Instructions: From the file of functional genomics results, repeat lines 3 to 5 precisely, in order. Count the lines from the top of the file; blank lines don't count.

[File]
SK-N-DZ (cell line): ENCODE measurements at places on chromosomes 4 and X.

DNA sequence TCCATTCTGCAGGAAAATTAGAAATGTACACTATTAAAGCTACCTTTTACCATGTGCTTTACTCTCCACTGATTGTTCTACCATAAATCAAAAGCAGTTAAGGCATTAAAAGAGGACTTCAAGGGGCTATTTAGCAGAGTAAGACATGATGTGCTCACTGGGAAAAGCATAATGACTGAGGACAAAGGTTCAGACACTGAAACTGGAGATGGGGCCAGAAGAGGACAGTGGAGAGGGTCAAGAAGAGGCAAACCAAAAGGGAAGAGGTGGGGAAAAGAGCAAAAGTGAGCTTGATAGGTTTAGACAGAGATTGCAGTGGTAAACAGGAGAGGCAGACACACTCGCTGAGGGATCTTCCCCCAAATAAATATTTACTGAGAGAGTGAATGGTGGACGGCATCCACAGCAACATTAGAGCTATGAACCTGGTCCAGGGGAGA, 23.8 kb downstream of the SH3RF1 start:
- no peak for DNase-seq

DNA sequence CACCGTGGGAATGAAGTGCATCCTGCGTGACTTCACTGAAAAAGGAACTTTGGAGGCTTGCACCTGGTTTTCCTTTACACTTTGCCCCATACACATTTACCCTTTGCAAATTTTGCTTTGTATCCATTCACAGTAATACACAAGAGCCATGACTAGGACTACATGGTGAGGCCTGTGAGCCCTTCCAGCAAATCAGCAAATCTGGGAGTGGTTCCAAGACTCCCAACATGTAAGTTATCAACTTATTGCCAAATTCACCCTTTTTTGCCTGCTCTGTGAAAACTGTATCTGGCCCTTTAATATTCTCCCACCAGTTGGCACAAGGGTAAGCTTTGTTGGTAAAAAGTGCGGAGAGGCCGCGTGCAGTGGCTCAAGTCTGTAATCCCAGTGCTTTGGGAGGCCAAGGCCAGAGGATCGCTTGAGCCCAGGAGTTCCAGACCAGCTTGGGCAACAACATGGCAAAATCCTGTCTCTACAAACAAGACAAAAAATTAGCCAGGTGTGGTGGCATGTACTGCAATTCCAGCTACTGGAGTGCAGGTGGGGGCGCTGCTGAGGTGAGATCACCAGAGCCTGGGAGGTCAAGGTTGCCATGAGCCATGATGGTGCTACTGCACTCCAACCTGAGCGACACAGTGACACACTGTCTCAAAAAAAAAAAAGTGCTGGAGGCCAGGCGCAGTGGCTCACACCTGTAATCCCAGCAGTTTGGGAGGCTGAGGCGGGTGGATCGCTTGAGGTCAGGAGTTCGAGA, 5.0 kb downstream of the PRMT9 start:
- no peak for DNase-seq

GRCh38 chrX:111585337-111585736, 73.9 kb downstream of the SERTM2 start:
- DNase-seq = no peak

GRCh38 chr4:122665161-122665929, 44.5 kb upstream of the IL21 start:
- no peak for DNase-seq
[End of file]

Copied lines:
- no peak for DNase-seq

DNA sequence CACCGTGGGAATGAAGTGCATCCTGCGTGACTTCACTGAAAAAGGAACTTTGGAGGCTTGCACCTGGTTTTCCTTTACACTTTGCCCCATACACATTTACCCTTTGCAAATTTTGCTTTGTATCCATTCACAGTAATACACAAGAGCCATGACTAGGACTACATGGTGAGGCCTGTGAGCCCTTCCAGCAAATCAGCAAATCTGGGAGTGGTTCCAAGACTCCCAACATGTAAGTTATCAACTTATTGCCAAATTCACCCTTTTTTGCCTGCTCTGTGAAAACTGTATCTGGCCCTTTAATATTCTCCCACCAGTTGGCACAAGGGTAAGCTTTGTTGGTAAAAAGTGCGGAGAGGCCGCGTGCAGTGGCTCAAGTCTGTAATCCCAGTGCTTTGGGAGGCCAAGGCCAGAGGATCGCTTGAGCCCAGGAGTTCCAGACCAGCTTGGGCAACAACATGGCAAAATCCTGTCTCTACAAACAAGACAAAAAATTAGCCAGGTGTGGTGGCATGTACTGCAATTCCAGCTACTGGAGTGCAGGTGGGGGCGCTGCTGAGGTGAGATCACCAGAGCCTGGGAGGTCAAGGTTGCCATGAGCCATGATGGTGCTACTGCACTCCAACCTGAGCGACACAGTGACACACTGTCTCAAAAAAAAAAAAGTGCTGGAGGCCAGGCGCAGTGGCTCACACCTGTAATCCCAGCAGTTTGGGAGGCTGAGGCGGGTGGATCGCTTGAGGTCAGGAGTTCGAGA, 5.0 kb downstream of the PRMT9 start:
- no peak for DNase-seq